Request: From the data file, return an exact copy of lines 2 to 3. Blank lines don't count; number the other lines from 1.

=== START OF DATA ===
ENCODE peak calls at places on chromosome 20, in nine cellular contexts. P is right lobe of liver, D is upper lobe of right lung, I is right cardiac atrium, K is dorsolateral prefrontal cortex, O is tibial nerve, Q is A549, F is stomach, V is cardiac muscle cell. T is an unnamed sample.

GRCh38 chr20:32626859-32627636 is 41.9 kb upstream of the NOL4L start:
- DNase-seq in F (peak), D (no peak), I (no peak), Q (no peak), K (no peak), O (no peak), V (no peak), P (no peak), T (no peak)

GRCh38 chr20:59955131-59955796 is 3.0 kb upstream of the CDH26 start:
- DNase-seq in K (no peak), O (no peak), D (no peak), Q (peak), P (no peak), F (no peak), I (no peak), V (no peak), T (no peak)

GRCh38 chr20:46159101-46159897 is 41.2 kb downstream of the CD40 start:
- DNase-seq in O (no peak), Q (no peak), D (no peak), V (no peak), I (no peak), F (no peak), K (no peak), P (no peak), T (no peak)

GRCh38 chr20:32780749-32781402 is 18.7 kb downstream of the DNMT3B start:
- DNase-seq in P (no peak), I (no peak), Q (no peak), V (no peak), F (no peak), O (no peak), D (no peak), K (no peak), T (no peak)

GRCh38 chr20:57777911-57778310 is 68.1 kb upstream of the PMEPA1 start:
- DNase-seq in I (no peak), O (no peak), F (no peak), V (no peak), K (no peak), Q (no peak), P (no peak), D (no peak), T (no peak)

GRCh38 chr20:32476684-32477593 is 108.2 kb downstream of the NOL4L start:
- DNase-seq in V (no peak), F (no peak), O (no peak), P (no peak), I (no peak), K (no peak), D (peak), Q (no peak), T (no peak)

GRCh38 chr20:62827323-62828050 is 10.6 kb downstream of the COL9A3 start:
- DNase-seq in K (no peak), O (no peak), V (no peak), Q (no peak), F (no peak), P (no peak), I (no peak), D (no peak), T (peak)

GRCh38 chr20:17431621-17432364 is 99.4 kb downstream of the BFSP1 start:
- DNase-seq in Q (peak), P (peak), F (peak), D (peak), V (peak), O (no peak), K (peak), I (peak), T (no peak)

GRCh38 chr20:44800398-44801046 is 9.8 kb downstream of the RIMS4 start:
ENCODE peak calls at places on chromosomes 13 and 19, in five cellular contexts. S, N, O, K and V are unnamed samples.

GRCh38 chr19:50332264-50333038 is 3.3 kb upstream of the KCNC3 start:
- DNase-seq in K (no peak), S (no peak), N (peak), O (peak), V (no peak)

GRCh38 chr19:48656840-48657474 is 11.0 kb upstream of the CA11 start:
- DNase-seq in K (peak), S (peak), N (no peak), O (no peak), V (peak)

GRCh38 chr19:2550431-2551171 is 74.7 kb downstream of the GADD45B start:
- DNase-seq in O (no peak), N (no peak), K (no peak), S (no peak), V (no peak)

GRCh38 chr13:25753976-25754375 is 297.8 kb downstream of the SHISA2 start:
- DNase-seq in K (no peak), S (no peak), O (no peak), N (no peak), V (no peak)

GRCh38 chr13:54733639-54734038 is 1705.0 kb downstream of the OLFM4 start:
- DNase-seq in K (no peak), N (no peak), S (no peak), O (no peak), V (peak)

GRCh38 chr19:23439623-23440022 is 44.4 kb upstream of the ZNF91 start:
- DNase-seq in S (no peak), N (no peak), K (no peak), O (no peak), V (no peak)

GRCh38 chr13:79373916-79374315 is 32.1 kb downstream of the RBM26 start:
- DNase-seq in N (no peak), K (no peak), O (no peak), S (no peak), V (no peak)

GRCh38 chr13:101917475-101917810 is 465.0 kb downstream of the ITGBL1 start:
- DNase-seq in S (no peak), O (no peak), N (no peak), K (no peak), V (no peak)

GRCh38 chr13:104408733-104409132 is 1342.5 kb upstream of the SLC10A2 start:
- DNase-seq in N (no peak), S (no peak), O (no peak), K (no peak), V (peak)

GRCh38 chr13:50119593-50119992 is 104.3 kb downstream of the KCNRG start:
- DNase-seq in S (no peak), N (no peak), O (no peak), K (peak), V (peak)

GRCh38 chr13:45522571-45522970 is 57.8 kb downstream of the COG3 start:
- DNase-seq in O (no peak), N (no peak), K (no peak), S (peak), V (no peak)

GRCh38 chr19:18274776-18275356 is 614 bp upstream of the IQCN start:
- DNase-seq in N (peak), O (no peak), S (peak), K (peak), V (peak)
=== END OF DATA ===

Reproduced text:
GRCh38 chr20:32626859-32627636 is 41.9 kb upstream of the NOL4L start:
- DNase-seq in F (peak), D (no peak), I (no peak), Q (no peak), K (no peak), O (no peak), V (no peak), P (no peak), T (no peak)